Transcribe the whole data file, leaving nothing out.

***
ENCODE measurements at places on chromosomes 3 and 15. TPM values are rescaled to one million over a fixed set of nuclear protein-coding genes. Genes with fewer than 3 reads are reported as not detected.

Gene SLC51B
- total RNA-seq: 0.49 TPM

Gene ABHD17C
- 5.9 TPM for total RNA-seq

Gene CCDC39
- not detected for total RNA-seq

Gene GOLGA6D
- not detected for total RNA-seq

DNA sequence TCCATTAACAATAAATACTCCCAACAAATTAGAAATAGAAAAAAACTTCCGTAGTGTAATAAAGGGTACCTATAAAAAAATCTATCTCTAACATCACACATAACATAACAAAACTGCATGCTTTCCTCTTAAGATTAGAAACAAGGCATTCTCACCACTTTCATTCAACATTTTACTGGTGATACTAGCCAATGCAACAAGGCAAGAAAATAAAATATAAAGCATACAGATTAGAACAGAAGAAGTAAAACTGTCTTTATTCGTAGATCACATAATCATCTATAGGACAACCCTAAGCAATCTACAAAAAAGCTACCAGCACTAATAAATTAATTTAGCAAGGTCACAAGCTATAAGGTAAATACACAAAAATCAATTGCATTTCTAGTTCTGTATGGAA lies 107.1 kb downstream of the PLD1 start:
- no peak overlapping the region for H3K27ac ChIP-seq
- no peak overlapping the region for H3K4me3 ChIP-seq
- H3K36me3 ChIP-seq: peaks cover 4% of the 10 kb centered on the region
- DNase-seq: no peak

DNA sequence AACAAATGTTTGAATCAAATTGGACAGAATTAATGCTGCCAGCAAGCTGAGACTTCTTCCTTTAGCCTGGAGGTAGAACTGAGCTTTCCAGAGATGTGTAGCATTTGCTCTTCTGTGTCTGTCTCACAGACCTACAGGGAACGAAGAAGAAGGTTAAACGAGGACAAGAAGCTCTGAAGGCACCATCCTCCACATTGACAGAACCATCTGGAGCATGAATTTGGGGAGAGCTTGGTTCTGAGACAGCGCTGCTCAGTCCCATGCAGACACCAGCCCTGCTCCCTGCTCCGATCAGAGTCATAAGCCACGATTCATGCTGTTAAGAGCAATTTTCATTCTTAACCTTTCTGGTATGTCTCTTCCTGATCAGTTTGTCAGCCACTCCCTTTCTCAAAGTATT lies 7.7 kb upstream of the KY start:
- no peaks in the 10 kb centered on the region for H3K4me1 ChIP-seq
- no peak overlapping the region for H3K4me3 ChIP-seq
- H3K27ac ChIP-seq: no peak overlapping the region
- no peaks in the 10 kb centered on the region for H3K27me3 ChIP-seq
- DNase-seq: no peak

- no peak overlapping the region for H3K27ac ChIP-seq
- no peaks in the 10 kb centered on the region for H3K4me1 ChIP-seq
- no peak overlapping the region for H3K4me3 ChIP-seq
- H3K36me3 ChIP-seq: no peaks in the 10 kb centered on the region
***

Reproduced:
ENCODE measurements at places on chromosomes 3 and 15. TPM values are rescaled to one million over a fixed set of nuclear protein-coding genes. Genes with fewer than 3 reads are reported as not detected.

Gene SLC51B
- total RNA-seq: 0.49 TPM

Gene ABHD17C
- 5.9 TPM for total RNA-seq

Gene CCDC39
- not detected for total RNA-seq

Gene GOLGA6D
- not detected for total RNA-seq

DNA sequence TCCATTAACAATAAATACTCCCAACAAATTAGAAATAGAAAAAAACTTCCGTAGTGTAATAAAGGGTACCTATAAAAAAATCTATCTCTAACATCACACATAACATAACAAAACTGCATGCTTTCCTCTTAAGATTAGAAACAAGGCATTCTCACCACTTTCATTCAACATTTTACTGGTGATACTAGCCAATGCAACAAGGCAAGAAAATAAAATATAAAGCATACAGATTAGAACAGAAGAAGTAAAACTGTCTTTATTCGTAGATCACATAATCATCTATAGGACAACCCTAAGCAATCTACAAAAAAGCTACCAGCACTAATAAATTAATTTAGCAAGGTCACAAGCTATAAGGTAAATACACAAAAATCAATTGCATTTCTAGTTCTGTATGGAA lies 107.1 kb downstream of the PLD1 start:
- no peak overlapping the region for H3K27ac ChIP-seq
- no peak overlapping the region for H3K4me3 ChIP-seq
- H3K36me3 ChIP-seq: peaks cover 4% of the 10 kb centered on the region
- DNase-seq: no peak

DNA sequence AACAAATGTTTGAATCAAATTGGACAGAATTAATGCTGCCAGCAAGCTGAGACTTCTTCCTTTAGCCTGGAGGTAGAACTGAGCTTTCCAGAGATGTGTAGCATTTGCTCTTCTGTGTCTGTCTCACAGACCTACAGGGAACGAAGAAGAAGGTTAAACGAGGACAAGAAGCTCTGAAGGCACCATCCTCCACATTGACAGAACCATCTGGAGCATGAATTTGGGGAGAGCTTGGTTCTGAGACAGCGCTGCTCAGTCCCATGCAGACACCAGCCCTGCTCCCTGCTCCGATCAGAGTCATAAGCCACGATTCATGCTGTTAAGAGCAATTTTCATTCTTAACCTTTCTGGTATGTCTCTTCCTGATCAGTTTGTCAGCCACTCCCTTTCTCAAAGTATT lies 7.7 kb upstream of the KY start:
- no peaks in the 10 kb centered on the region for H3K4me1 ChIP-seq
- no peak overlapping the region for H3K4me3 ChIP-seq
- H3K27ac ChIP-seq: no peak overlapping the region
- no peaks in the 10 kb centered on the region for H3K27me3 ChIP-seq
- DNase-seq: no peak

- no peak overlapping the region for H3K27ac ChIP-seq
- no peaks in the 10 kb centered on the region for H3K4me1 ChIP-seq
- no peak overlapping the region for H3K4me3 ChIP-seq
- H3K36me3 ChIP-seq: no peaks in the 10 kb centered on the region